There are three main watersheds in Wisconsin - though you could condense that to two as Lakes Michigan and Superior are ultimately connected as they - and all the Great Lakes - drain to the St. Lawrence River. First, a bit of perspective about the watersheds and the distribution of aquatic resources. The state's eastern border is Lake Michigan, Green Bay, and then the Menominee River makes up a significant portion of the border with the Upper Peninsula (to think people once went to war over Toledo). Then the UP/Wisconsin border becomes a hodgepodge of straight-ish lines and rivers until Lake Superior becomes the northern border. And the western border begins with a straight line that runs into the St. Croix River which then dumps into the Mississippi River. And then to the south, well, there had to be a border somewhere, right? And it was once south of what is now Chicago - good thing it changed as I am not willing to become a Cubs fan!
Image from: Wisconsin Department of Natural Resources
I have gone too far down the path of over-explaining geology and glacial history before so I will point you to posts about the Wisconsin River, springs of Wisconsin, and the Driftless Area, so go read those posts if geology is your thing, as it is mine. (I am not a geologist but I enjoy it as much as my field of biology.) Other than those straight lines along the borders, the state is shaped by glaciers and our aquatic resources show that history. From the northern highlands and one of the greatest density of lakes in the world; to the spring ponds of Langlade County and the surrounding area; to the terminal and interlobate moraines and their lakes, springs, and rivers; to the Driftless Area; and of course the Great Lakes themselves are a function of this glacial history. There is a predictability to where our lakes, large rivers, and trout streams are located.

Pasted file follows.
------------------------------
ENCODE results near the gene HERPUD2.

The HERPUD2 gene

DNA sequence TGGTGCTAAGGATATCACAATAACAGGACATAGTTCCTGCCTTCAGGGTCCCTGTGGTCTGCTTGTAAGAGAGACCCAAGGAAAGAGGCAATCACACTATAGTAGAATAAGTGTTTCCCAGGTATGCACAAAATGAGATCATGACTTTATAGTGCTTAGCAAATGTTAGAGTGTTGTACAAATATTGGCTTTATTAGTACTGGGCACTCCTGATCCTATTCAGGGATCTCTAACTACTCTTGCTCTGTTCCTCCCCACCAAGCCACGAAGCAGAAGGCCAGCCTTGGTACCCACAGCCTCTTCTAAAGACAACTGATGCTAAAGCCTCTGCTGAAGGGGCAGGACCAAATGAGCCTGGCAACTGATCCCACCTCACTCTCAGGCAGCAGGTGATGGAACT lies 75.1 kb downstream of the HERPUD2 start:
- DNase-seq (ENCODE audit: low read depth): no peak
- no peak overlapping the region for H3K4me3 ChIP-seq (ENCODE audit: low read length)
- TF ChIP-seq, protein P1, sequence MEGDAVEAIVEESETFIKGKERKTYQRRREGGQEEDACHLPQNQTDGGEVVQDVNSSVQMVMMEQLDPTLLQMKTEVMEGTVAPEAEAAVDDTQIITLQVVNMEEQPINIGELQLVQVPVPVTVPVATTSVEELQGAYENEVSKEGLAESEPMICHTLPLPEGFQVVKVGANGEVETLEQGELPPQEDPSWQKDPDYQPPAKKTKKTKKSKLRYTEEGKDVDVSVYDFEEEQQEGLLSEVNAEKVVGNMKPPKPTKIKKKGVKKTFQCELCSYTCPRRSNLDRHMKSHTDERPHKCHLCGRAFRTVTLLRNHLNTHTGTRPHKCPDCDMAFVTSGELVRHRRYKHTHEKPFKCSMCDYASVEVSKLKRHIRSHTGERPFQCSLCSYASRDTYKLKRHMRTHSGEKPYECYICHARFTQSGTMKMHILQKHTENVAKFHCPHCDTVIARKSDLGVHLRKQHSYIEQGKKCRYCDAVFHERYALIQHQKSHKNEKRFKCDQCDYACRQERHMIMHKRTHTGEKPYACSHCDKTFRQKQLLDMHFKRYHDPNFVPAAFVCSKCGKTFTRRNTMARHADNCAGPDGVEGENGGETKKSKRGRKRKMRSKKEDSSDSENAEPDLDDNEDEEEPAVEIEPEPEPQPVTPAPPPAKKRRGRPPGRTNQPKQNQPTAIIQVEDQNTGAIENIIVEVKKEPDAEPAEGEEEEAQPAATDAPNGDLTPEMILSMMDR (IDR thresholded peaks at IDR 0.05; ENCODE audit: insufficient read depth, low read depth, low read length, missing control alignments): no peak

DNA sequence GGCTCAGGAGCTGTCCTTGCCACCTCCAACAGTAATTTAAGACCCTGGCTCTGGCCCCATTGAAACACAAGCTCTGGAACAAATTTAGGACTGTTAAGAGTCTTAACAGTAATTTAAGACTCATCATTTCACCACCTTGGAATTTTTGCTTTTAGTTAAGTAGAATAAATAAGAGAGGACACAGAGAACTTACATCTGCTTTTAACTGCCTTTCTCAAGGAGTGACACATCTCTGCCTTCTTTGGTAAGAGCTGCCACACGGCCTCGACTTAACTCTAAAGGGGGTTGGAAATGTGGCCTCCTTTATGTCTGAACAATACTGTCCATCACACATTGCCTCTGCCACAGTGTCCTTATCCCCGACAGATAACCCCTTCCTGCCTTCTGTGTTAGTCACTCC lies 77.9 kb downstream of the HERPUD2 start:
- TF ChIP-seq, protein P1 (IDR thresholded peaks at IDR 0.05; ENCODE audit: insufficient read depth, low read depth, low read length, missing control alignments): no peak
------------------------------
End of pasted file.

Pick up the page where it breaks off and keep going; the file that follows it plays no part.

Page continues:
For anglers, the geology of Wisconsin has everything to do with where our lakes, rivers, trout streams, and spring ponds are located. Most of our lakes are glacial - which is why there are so few natural lakes in the Driftless (there are a few associated with the larger rivers). It is why Vilas County and the surrounding area has one of the highest densities of lakes on the planet. And glaciers are how Great Lakes were formed (though Paul Bunyan and Babe, his blue ox is a better story).
And lastly, glaciers - or lack of glaciation - accounts for most of our trout streams. Without question, the greatest density of trout streams occurs in two places. First, if one were to overlay the Johnstown Moraine of the Green Bay lobe of the Wisconsin Glaciation (there he goes again...) with the above trout streams of Wisconsin map, they would quickly see that the Central Sands and streams of Northeastern Wisconsin are greatly influenced by the springs from this glacial feature. And of course the karst geology of the Driftless Area creates one of the largest, densest collection of spring creeks in the world, and I've written about that a lot.
So let's get into the nitty-gritty...
Lake Michigan and its Watershed